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New media journalists oppose bid to regulate online content, write to Smriti Irani

On April 4, the MIB had ordered regulation of online media content in line with print and electronic media. A committee was also formed to devise a framework for the rules

Smriti Irani

Over 100 journalists and other professionals related to online media have come together to express their concerns about the latest proposal floated by the Ministry of Information and Broadcasting to extend traditional broadcasting rules and restrictions to the internet. The group of journalists have written a letter to the Information & Broadcasting Minister Smriti Irani on the issue.

On April 4, the ministry had released an order that stated that the online media content will be regulated in line with the rules applied on print and electronic media. A committee was also reportedly formed to devise a framework. The MIB had noted that there are no rules to restrict online content publishing as of now.

But the group of journalists mentioned in their letter that the IT Act does cover online content. Another point they made is that how online content is not just uploaded by publishers but even common men too, which means that restricting it will curtail their right to freedom of expression.

The journalists include both veterans of the industry like Raghav Bahl, MK Venu, Madhu Trehan, Nalini Singh, Paranjoy Guha Thakurta, Shivam Vij, Sanjay Pugalia, Aniruddha Bahal and Raman Kirpal as well as younger generation media entrepreneurs like Dhanya Rajendran (The News Minute), Seema Mustafa (The Citizen), Ritu Kapur (The Quint), Tanmay Bhat (All India Bakchod) and Bharat Nayak (The Logical Indian).

In their letter, the journalists and media professionals expressed concern that bringing legacy media structures – such as licensing and content regulation – could have a drastic impact on a medium that is widely credited with making the media and information landscape more open and democratic across the world.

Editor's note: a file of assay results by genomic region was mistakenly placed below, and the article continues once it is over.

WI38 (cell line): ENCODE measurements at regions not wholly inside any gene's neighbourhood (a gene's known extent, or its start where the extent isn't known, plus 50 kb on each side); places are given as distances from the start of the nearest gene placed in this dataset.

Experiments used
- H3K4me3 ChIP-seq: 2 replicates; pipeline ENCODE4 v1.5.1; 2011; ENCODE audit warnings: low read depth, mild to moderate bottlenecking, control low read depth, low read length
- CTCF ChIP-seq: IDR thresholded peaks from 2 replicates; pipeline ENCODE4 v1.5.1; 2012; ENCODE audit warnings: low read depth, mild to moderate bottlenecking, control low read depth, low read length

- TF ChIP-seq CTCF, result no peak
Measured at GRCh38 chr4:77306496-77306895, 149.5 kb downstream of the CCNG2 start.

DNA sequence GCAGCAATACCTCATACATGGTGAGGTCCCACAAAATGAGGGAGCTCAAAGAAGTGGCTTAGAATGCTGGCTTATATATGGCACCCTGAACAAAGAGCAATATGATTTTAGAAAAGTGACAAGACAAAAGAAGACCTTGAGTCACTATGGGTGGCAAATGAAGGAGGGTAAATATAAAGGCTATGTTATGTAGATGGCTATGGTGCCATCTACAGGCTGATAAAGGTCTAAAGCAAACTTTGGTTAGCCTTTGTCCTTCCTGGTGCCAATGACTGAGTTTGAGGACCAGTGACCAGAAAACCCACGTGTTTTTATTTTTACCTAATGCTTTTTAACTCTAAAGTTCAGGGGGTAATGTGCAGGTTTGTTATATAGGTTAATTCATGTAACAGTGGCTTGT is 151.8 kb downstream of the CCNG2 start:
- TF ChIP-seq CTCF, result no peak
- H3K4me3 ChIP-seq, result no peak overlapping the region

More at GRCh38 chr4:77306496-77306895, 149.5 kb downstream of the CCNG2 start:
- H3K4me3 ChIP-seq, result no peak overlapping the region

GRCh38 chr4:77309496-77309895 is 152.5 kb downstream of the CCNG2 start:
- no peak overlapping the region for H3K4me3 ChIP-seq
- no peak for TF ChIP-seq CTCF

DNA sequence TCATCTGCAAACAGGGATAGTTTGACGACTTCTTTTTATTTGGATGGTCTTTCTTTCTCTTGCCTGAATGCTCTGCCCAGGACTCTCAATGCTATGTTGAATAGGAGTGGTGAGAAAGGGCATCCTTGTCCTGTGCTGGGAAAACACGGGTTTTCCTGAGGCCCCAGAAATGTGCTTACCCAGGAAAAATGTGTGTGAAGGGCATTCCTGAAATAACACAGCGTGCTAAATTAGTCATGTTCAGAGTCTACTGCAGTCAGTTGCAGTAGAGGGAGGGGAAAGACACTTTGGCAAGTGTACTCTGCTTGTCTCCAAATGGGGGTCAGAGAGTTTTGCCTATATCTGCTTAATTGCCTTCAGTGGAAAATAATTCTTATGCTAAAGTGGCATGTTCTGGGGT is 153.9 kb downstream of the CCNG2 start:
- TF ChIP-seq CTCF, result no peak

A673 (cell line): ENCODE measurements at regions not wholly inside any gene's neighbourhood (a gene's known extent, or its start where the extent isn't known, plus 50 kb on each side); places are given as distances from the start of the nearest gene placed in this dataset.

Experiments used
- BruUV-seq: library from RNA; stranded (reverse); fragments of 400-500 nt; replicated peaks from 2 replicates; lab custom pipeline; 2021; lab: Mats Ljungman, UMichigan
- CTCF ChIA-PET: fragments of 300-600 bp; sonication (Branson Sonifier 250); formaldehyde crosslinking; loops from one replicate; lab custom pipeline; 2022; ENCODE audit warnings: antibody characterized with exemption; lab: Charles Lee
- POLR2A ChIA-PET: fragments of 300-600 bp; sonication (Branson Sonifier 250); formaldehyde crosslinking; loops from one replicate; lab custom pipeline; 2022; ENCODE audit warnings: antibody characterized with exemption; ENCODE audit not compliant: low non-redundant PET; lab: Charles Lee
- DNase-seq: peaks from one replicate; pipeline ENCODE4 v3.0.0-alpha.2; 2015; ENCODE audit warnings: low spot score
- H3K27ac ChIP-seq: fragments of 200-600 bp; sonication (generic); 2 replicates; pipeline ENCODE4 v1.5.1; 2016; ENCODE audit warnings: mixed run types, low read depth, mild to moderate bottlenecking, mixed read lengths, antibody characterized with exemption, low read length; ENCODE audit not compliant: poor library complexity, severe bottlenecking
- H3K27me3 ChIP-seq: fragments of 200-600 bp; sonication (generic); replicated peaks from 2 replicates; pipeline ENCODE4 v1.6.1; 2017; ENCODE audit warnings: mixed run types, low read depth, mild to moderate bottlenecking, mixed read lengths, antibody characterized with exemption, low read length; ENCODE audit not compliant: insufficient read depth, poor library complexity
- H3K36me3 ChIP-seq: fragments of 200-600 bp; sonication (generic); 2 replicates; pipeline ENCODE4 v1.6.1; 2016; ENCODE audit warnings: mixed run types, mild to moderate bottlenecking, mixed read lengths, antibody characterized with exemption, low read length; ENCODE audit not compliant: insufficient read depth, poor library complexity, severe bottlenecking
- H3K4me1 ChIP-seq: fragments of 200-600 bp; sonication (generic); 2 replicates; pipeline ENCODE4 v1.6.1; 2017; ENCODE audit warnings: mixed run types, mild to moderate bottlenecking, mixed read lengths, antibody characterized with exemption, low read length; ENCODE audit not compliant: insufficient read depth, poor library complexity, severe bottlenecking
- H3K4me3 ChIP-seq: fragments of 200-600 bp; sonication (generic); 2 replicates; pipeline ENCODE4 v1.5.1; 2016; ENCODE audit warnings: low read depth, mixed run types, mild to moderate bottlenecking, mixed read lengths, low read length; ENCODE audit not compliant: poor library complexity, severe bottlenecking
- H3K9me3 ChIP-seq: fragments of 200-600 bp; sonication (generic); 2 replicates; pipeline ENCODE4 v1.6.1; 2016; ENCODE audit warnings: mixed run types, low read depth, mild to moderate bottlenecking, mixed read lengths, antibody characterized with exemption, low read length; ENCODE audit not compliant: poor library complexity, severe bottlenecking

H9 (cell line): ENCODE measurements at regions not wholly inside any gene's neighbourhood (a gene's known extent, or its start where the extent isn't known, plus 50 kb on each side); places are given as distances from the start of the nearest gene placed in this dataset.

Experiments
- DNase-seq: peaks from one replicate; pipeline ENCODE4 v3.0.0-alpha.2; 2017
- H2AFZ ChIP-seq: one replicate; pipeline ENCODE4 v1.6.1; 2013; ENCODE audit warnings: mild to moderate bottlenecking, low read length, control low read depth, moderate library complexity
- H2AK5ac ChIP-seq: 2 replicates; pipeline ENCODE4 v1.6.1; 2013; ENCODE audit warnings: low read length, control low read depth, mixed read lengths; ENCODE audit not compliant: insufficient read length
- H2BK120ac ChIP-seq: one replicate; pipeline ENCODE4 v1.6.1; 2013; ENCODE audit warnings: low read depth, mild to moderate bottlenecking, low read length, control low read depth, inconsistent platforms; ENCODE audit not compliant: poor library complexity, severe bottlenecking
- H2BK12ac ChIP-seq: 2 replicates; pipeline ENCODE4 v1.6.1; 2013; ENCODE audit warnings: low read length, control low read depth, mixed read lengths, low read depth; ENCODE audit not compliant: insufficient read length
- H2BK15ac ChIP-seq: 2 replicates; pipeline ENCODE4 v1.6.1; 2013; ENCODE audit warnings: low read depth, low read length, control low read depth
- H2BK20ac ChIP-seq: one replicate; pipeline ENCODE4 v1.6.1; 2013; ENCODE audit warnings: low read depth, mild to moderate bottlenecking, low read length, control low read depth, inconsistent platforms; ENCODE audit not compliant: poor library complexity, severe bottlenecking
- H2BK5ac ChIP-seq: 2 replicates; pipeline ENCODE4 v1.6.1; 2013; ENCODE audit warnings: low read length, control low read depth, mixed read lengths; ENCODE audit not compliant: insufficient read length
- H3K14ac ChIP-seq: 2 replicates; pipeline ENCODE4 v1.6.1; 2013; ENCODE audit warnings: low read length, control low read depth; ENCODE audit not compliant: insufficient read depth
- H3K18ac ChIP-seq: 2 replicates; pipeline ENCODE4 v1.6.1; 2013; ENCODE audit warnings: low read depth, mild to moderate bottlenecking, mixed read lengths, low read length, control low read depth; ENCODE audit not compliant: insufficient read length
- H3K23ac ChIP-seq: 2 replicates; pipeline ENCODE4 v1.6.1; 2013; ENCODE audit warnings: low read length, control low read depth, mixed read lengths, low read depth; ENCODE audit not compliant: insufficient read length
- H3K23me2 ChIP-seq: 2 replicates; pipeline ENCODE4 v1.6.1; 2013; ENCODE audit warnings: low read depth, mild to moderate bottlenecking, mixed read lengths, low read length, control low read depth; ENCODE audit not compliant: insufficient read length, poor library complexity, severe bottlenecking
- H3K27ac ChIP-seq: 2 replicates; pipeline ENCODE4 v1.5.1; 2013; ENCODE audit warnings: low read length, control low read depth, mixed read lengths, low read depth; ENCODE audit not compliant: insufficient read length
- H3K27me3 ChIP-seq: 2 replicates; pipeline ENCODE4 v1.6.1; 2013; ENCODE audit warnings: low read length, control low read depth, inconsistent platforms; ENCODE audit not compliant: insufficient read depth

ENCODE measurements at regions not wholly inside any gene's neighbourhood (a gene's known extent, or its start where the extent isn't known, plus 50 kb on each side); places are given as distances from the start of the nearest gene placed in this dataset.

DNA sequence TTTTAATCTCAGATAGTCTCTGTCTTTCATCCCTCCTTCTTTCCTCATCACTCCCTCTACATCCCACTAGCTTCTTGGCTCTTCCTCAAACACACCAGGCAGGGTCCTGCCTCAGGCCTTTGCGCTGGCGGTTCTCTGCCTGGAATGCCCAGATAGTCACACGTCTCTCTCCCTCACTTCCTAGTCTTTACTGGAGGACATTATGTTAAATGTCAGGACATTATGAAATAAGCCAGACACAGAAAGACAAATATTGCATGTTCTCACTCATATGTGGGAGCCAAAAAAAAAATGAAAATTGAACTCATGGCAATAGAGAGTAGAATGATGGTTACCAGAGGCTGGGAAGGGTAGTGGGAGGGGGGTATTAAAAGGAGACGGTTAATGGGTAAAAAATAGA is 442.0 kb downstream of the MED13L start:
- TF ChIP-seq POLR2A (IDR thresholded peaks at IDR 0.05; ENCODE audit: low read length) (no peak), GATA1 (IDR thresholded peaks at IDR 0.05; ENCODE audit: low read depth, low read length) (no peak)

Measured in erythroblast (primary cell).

“Internet-based media, by its very nature, promotes broader democratic values globally and cannot be dealt with in the way national governments try to regulate or control traditional media,” said MK Venu, Founding Editor, The Wire, a new-generation, online-only publication.

“Internet-based media and global media aggregators like Facebook, Google have changed the content and distribution landscape in ways that national governments cannot easily control. Nor should they try to. It is a free democratic space and must remain as such,” he added.

Geeta Seshu, a journalist and a media analyst with a keen interest in freedom of expression issues, too called on the government to embrace the change the spirit of freedom brought about by the internet in media and communication sectors.

“Today, digital media in India is evolving into a space which allows for access to information, untrammelled by traditional gatekeeping structures and despite infrastructural limitations like low broadband speeds or poor internet penetration,” she said.